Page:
Review: Crystal Reports
Crystal Reports V10 Advanced Developer Edition
San Jose, California
Probably most developers have used Crystal Reports in one incarnation or
another by now. As one of the oldest banded report writers around, and
one that's packaged with Visual Studio and Visual Studio .NET, it's got
plenty of market penetration. This significant upgrade is the first
version since Business Objects bought Crystal Decisions as a way to
round out their business reporting platform (for some interesting
reading, check out their Product Roadmap white paper which discusses their plans to combine the two product lines; I wish
more companies would be this diligent about publicizing their
In addition to integrating with VS .NET or running standalone, Crystal
provides for a variety of runtime deployment scenarios, from a reporting
engine that you can bundle with desktop applications, through Web
reports that run directly on your Web server, to a separate reporting
server that communicates with the other tiers of your application
through Web services. Of course you'll find connectivity with a wide
variety of data sources, grouping, sorting, crosstabs, OLAP reports, and
other standard and high-end reporting features here.
Version 10 introduces some significant new developer capabilities. Java
developers will have a much improved experience, thanks to a 100% Java
version of the reporting engine, as well as integration with JBuilder
and BEA WebLogic Workshop. There's also a new custom JSP tag library to
make it easy to integrate reporting with Java applications.
On the .NET side of things, there are a batch of new data sources,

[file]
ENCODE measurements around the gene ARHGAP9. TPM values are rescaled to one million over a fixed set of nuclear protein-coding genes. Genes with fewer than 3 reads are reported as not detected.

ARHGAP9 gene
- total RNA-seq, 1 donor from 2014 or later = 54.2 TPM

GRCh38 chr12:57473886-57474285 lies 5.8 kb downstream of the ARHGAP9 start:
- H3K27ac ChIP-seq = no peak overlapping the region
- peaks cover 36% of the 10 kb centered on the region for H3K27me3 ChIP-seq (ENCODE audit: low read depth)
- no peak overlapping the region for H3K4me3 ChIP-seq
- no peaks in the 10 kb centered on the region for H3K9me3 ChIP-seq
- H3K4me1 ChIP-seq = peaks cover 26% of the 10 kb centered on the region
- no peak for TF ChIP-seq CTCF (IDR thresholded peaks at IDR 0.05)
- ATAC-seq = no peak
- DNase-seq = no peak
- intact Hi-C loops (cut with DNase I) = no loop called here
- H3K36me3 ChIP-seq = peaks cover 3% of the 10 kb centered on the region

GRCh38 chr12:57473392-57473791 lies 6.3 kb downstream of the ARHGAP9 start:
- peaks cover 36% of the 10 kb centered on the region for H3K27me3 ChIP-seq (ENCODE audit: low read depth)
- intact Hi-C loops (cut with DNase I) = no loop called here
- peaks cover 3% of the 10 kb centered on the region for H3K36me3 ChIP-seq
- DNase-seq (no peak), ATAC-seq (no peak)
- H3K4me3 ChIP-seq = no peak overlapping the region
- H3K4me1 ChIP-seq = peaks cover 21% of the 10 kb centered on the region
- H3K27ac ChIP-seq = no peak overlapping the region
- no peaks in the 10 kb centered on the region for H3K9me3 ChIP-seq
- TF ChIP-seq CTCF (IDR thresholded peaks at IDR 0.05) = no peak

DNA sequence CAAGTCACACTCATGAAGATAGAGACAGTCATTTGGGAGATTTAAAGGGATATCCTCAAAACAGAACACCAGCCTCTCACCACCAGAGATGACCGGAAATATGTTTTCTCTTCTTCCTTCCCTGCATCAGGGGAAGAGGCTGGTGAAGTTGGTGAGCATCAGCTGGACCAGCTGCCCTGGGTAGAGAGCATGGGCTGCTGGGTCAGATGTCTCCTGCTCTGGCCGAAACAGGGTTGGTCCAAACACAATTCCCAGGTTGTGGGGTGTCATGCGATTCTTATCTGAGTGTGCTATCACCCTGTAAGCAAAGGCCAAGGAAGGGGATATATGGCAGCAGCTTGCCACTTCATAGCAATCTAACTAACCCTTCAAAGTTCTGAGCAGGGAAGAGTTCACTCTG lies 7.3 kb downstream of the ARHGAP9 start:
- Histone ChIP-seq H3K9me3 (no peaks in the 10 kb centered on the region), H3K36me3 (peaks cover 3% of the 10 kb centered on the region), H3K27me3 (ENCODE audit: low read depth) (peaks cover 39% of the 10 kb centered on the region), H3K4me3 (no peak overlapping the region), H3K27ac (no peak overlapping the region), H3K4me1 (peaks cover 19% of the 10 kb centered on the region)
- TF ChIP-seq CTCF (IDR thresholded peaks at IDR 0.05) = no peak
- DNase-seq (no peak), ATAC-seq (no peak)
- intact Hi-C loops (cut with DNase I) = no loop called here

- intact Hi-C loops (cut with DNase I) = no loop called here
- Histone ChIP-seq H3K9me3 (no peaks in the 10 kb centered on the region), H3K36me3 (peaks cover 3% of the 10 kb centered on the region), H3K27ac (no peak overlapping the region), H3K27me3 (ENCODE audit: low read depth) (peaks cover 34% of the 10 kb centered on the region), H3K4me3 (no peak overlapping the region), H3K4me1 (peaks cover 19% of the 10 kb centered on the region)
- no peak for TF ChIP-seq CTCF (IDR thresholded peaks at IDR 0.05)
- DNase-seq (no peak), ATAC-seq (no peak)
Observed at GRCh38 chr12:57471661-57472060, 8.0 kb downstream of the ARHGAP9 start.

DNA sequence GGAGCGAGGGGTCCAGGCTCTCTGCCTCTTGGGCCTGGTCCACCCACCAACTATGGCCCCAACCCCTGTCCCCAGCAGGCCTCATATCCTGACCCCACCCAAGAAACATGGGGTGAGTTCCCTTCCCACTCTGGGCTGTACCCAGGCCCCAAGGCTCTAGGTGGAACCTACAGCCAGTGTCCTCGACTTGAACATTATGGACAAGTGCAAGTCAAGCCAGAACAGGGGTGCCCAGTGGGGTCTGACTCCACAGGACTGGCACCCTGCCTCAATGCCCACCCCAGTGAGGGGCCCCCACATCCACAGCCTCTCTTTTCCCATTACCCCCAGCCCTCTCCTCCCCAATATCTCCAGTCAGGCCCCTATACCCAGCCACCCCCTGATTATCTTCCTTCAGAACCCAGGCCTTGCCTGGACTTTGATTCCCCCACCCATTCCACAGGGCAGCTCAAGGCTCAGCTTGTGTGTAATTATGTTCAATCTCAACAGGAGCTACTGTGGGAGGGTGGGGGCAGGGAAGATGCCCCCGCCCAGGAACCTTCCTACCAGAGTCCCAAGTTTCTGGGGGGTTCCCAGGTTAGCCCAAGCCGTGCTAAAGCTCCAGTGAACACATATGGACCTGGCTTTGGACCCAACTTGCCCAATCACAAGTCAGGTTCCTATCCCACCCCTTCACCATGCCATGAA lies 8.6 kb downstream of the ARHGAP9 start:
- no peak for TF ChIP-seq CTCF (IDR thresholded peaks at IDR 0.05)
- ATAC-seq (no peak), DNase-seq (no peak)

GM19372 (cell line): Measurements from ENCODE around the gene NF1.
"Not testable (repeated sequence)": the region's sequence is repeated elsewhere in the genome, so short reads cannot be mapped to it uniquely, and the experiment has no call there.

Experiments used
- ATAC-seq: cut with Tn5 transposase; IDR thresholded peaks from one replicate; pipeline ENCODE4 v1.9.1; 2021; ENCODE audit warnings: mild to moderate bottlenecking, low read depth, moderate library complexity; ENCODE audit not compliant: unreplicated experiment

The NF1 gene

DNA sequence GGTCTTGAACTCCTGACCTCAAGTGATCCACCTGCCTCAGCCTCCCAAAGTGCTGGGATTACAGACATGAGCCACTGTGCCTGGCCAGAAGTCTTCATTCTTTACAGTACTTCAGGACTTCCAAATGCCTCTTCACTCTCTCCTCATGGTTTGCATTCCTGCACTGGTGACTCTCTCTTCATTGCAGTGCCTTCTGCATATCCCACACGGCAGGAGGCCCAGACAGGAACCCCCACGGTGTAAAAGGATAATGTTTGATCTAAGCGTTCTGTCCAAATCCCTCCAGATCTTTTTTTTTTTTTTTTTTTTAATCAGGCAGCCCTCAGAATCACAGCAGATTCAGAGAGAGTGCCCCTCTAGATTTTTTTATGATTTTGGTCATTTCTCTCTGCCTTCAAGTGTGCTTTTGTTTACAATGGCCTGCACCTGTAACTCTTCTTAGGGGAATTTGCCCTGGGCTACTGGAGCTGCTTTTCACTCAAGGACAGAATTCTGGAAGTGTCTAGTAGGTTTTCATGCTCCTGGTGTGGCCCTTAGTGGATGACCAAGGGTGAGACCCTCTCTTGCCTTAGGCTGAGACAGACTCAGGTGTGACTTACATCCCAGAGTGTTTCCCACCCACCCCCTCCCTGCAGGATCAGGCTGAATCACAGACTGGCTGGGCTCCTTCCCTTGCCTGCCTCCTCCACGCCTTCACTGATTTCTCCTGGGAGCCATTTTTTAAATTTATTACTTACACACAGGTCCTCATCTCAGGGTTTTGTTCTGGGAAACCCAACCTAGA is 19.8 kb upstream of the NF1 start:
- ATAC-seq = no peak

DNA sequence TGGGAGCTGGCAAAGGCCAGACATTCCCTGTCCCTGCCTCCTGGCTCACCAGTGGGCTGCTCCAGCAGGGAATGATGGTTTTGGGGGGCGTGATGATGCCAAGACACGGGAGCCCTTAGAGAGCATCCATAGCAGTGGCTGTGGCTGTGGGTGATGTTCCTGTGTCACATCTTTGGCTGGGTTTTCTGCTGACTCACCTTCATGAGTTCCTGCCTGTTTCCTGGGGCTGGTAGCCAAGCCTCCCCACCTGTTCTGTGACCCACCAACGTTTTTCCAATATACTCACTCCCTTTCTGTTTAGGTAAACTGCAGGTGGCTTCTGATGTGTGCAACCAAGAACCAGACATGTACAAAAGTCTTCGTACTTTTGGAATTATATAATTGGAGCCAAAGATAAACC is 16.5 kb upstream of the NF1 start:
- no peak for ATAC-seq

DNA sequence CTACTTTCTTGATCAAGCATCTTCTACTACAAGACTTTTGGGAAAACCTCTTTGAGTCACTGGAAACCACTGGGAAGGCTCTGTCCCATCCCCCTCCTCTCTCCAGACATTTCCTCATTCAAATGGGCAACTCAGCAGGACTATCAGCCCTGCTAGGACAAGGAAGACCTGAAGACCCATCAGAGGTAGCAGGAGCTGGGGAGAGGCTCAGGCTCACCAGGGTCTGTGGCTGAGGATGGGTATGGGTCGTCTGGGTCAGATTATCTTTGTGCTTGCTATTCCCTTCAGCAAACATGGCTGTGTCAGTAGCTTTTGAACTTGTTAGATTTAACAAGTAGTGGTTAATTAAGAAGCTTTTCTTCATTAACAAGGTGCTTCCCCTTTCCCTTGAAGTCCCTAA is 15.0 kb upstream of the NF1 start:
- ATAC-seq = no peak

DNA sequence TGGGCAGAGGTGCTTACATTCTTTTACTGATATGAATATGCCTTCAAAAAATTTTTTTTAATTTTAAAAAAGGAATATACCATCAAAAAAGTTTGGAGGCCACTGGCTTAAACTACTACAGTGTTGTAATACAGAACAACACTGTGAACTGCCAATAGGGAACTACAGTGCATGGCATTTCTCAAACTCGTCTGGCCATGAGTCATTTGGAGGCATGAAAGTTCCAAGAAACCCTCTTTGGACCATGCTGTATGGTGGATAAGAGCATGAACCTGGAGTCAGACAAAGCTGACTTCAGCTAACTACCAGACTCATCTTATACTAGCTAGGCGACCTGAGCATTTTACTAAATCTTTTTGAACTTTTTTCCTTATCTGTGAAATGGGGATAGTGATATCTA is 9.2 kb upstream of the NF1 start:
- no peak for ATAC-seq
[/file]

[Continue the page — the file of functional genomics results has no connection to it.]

improved and simplified merge modules to ease the pain of deploying
Crystal with your .NET applications, and more export formats. There are
also a bunch of little fit and finish improvements that make working
with the designer easier. For instance, I found the default size for new
fields to be much more reasonable with Crystal 10 than it was with
Crystal 9. The WebForm viewer has been enhanced with extra
With either the Java or .NET solutions, the upgrade to the standalone
reporting server has been streamlined and simplified to a single line of
code (and writing the appropriate check, of course).
Crystal 10 has also paid some attention to making it easier to maintain
a library of reports and quickly develop new reports in your enterprise.
Business Views abstract domain-specific information from a variety of
data sources, and are designed to let your DBA provide an abstraction
layer between the reports and the raw data sources. The Repository,
introduced in version 9, has also been upgraded and made more flexible;
you can store text objects, images, SQL commands, and custom functions
for use across different reports.
Overall, it's nice to see a full release coming so soon after the
Crystal acquisition, as well as clear messaging about the future of the
product. It looks like Crystal Reports will continue to be a viable
player in the enterprise reporting field for a long time to come.
Mike Gunderloy has been developing software for a quarter-century now, and writing about it for nearly as long. He walked away from a .NET development career in 2006 and has been a happy Rails user ever since. Mike blogs at A Fresh Cup.